Mechanic: I was at the bus stop and there is this guy who I haven't seen since Sept. 2016. He told me that he was a mechanic for 8 yrs and then stopped. He was only getting paid by the car and not the hours. He can be at the mechanic shop for 8 hrs and not get paid by the hour. A car comes and he fixes it and then he gets paid.
Personal trainer: The he told me he went to NAIT and studied to be a personal trainer for 1 yr and a half. This was back in 2002 and he was getting paid like $7 something. Back then the min. wage was $5.90/hr.
He also worked at a warehouse and American Eagle Outfitters with his personal trainer job.
My opinion: I find that if you went to college to get a career, you should get paid a living wage.
The Globe and Mail: I found this:
Salary: The money starts at about $20 per hour for trainers hired on staff by fitness clubs and can increase to more than $100 per hour for those with their own personal training business. Some trainers who work with celebrities or professional athletes can earn hourly rates closer to what lawyers charge, up to about $400 an hour.
1. Good pay: $13.50/hr. 30 min unpaid break. 2 10 min paid break.
2. It's 50 cents a day for a meal.
3. Full-time 6am-2:30pm.
4. It's in downtown, so it's easy to get to.
5. Health benefits after 6 months.
6. Work ends early in the afternoon so I can still look for another office job.
1. It may be too much work if I work 48 hrs a week at both my jobs.
2. The manager's accents is kind of hard to understand. Maybe miscommunication. However, I will ask her to repeat and I will spell things out to make sure I heard it right.
3. It was kind of intimidating with all these cops. Physical therapist: This is a deep and meaningful job. It falls into the medical field so it's hard.
Before they are allowed to practice, physical therapists must have earned a graduate degree from accredited academic program in physical therapy. These programs typically culminate in a doctoral degree and take at least three years to complete. To gain admission to a physical therapy program, students typically need to earn a bachelor's degree, complete science prerequisite courses, gain volunteer or observation experience in physical therapy, submit Graduate Record Examination (GRE) scores, and maintain an acceptable grade-point average. Massage therapist: This is a deep and meaningful job. It's in the medical field, but it's only 2 yrs to become one. I looked at the courses and there is science involved with the anatomy.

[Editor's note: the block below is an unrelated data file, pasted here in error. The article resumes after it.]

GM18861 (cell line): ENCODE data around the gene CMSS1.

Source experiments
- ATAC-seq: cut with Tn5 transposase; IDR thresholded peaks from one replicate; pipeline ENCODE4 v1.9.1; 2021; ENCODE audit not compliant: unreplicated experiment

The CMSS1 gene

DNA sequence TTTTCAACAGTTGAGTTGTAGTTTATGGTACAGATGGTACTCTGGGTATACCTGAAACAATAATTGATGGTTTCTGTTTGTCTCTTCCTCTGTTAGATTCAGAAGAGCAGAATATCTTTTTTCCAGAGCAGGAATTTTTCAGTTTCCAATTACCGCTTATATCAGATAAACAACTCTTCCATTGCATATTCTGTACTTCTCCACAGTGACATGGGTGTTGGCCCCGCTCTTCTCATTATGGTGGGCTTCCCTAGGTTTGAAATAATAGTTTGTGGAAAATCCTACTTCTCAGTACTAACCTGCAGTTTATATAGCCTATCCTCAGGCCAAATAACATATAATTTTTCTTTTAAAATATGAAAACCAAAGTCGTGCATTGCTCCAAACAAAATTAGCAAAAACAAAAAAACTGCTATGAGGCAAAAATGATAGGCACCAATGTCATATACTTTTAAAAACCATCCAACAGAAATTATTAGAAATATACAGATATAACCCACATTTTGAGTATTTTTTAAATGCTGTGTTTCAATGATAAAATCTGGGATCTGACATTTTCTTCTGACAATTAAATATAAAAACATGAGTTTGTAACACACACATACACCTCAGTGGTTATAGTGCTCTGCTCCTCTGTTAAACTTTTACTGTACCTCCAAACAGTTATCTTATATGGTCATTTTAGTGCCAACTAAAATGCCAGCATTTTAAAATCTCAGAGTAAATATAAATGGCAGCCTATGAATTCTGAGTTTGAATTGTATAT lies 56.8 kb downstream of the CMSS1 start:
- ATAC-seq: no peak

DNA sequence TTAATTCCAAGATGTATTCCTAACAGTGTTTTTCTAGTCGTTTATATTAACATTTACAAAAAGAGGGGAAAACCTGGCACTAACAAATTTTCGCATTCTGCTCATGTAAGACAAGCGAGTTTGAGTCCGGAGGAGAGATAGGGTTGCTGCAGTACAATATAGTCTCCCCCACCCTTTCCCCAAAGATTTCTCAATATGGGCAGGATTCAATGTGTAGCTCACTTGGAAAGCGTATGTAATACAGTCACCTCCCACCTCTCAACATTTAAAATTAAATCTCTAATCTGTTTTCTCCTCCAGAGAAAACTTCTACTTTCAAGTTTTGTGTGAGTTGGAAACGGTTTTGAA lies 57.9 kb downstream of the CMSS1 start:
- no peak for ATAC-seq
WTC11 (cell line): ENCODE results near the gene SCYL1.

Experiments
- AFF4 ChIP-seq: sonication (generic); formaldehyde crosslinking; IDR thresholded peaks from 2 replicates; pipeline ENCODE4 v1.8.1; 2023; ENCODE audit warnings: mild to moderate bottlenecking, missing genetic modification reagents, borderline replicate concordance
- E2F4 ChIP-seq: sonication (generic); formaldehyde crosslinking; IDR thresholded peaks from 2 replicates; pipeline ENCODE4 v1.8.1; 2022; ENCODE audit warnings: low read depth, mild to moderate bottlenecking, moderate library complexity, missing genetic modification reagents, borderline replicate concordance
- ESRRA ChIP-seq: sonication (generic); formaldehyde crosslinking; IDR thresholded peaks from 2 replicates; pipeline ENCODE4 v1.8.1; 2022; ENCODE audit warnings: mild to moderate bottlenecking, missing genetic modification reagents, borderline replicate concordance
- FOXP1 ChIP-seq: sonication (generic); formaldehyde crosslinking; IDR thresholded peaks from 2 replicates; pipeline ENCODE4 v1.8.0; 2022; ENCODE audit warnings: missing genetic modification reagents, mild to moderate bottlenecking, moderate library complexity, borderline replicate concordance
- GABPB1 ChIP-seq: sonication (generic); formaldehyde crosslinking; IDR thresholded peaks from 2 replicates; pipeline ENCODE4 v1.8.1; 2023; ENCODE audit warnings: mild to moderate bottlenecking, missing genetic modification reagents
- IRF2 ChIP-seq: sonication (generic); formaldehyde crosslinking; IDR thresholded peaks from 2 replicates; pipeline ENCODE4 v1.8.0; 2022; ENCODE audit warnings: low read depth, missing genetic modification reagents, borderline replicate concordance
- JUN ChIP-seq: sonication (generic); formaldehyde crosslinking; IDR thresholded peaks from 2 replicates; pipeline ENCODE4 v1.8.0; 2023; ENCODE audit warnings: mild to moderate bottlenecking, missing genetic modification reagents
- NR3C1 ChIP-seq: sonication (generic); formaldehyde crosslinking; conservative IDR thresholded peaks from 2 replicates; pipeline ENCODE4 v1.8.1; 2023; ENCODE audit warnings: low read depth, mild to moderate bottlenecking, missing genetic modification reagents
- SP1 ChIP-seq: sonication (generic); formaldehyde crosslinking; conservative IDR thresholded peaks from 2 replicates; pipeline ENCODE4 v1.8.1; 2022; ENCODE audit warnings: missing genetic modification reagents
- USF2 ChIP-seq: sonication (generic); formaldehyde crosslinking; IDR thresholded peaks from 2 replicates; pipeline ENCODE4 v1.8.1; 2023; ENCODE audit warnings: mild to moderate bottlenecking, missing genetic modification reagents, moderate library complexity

Feb. 12, 2017: Today is a Sun. and I worked all day. I'm pretty tired.
Feb. 13, 2017 #GrabYourWallet: I found out about this movement last week when I learned that the big US department store Nordstrom dropped Ivanka Trump's products from their stores. Was it Trump haters boycotting the store or was it because Ivanka's products were not selling as well?
"The #GrabYourWallet boycott began October 11, 2016 in the wake of the Trump Tapes when a brand strategist and a grandmother simultaneously realized they could no longer in good conscience shop at retailers that do business with the Trump family. Never having met, Shannon Coulter and Sue Atencio joined forces and announced on Twitter they'd be boycotting any retailer that carried Trump products, with the goal of motivating those companies on the list to stop doing business with the Trump family.
They published a short list of such retailers later that same evening and on October 14th, Shannon introduced the #GrabYourWallet hashtag -- both as a response to Donald Trump's infamous hot mic remark and a reference to women's epic consumer power. The hashtag and the movement exploded on social media and has been viewed over 700 million times. Since then, the #GrabYourWallet boycott has grown into a movement and central resource for the flexing of consumer power in favor of a more respectful and inclusive society. It's been reported on by The New York Times, Vogue, Washington Post, The Guardian, Cosmopolitan, CNN, MSNBC, Nightline, andBBC among many other media outlets (see below). Notable figures who have amplified or supported the movement include Don Cheadle, Greg Louganis, Lucy Lawless, Roseanne Cash, Neko Case, Joyce Carol Oates, Robert Reich, Pam Grier, and Ben Cohen (of Ben & Jerry's). /// To get in touch, send an email to shannon (at) grabyourwallet (dot) org."
https://grabyourwallet.org/ "Pressure on Trump after North Korean missile launch": Today I found this article by Kanga Kong and Isabel Reynolds in the National Post in the Edmonton Journal:
"Reuters reported Saturday that Sears Holdings and subsidiary Kmart will discontinue online sales of 31 items from the Trump Home collection."
Trump's Inauguration: I didn't watch it because I don't like him. If I watched it, I would get angry like if I was watching a paternity test on the Maury Povich show.
I'm sure some of you guys are laughing at this part.
News: When I read the national and global news and there is Trump, I skim and scan it really fast.
The same with the business section if he's in it. Happy Love Day!: I got this from The Simpsons where this card company needs to create a holiday to make more money. The Simpsons celebrate Love Day.